FAS time to sort it out, not string it out
by Dr. Ros Altmann
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HAS DWP WON THE DAY? WILL TODAY’S FAS ANNOUNCEMENT FINALLY STOP STRINGING THIS OUT AND START SORTING IT OUT?!
The Government may come up with a package of improvements to the Financial Assistance Scheme (FAS) that could, at last, deliver meaningful help to all the victims of pension scheme wind-ups. The DWP Review of Scheme Assets and the Government response, are expected later this morning. Andrew Young’s report has shown that it is possible to make better use of the £1.7bn of assets that are currently in failed pension schemes. Instead of having to buy expensive annuities, the assets could be used to pay pensions over time. This would allow payments from the FAS to be increased at least into line with the Pension Protection Fund (PPF).
It is simply unacceptable that members whose schemes failed many years ago have been treated so much worse than those whose schemes failed since 2005. Before the PPF started, members of final salary schemes were led to believe – by the Government – that their pensions were 100% safe. However, the Government had not told the truth about pension security and many long-serving older workers ended up losing their whole life savings in the scheme and getting no pension at all. They have been battling for well over 5 years to get the Government to organise a proper rescue.
After the 100% bail-out of Northern Rock savers, within a few days, at a potential cost of billions of pounds of taxpayers’ money, there was no longer any credible justification for refusing to settle the pension victims’ claims immediately. Northern Rock savers were never told by Government to save in Northern Rock, nor that their money was completely safe.
The Parliamentary Ombudsman, Public Administration Committee and High Court Judicial Review verdicts all ruled that the Government misled these workers about the safety of their pensions and must properly compensate those affected. So far, sadly, the victims have had plenty of ‘spin’ but little real help. Gordon Brown promised billions of pounds of assistance, but the truth is that the FAS has failed to deliver. It has so far only paid out around £11million to about 3,000 people and cost £10million to administer.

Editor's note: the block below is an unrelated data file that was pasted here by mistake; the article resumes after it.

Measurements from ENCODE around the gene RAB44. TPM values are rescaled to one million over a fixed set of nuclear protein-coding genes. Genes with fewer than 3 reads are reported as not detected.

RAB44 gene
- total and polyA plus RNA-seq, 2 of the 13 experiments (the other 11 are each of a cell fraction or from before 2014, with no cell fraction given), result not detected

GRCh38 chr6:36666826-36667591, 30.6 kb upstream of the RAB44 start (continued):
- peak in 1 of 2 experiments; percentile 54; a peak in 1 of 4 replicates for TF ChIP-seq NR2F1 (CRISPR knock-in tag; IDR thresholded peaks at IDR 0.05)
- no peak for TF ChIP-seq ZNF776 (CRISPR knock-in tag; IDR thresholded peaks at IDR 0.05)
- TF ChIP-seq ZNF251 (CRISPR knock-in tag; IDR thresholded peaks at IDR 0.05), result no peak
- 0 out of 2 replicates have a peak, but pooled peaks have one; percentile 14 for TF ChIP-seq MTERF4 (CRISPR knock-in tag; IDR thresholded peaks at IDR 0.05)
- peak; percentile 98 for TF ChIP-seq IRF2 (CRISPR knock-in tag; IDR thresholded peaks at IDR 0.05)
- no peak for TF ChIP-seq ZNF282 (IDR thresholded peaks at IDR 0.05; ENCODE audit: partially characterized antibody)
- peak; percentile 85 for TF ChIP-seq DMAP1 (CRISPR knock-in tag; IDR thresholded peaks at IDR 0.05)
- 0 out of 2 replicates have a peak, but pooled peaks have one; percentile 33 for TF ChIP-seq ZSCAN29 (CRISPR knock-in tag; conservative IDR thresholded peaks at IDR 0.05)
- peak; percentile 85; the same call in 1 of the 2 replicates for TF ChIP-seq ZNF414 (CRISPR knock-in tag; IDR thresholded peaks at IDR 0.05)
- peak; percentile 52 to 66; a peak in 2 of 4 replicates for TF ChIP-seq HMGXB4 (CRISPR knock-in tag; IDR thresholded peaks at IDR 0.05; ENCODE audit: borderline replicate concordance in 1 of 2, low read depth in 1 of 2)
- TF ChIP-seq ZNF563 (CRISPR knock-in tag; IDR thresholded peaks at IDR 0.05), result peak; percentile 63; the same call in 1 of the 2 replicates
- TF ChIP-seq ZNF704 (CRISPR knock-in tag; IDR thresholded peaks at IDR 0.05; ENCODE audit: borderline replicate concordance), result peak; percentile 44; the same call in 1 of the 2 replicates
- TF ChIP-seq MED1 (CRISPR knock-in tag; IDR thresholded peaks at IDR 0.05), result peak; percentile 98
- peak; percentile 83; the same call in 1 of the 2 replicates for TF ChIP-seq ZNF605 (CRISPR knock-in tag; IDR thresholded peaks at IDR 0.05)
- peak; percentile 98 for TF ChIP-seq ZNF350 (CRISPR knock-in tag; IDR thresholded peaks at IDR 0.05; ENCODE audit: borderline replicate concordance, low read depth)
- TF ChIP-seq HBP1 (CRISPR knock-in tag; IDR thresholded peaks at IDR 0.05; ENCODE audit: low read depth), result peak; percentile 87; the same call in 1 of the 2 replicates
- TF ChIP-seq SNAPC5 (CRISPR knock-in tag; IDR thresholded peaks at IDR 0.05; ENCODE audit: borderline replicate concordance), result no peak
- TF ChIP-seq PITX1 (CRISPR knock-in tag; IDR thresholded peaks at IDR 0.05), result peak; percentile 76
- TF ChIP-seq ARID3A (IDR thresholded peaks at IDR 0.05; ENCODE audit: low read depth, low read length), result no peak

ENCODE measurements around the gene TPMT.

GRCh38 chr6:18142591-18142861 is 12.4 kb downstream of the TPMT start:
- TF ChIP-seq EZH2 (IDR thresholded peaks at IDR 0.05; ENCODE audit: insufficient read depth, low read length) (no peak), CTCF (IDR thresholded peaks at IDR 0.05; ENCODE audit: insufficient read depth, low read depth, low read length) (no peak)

Most of those who should already be receiving their pensions have not had a penny and are still struggling to work, often despite serious illness, just to make ends meet. They saved for decades in a pension scheme that they were told was totally safe and have been a thorn in the Government’s side for the past few years. Many of them have protested naked to highlight that they were stripped of their pensions! This has proved a political embarrassment for the Government and has also kept undermining confidence in pensions, which, of course, makes pension reform rather difficult.
At last, the new DWP Ministers seem to have recognised that the spin must end and a proper resolution is required. I have been helping the DWP try to sort out this scandal in a realistic way over the past few weeks and am hoping that the announcement later today will reflect all the issues that must be sorted in order to deliver a just settlement.
These are the essential points that must be addressed.
- All those affected must be included in the FAS, whether their employer is solvent or not.
- FAS payments must start at the member’s normal scheme pension age, rather than forcing everyone – even women – to wait until age 65.
- There is some inflation linking in the PPF so the FAS should offer at least the same.
- The PPF allows a tax free lump sum, so the FAS should also allow this.
- Importantly, there should be proper provision for ill-health early retirement. Some of the victims are desperately ill and still not entitled to any money, whereas they would already have received payments from their scheme if it had not failed. They may not live to age 60 or 65. How can they be left out?
If these elements are all included, as well as paying 90% of the basic scheme pension, then I believe this will be a good deal. It is not everything they deserve and is not nearly as much as the Parliamentary Ombudsman recommended, but after years of fighting it seems to be the best that we can get the Government to agree and it does represent a major victory for those who have suffered so much, for so long, despite doing everything right.
Of course, the payments must start quickly and must be efficiently administered, so we will need to watch what happens in the coming weeks, but I do sense a new mood among DWP Ministers and officials that there is urgent work to do and that they want to get on with it.
Hopefully, there will be thousands of people who are going to have a much happier Christmas after this announcement has been made. About time too!
Dr. Ros Altmann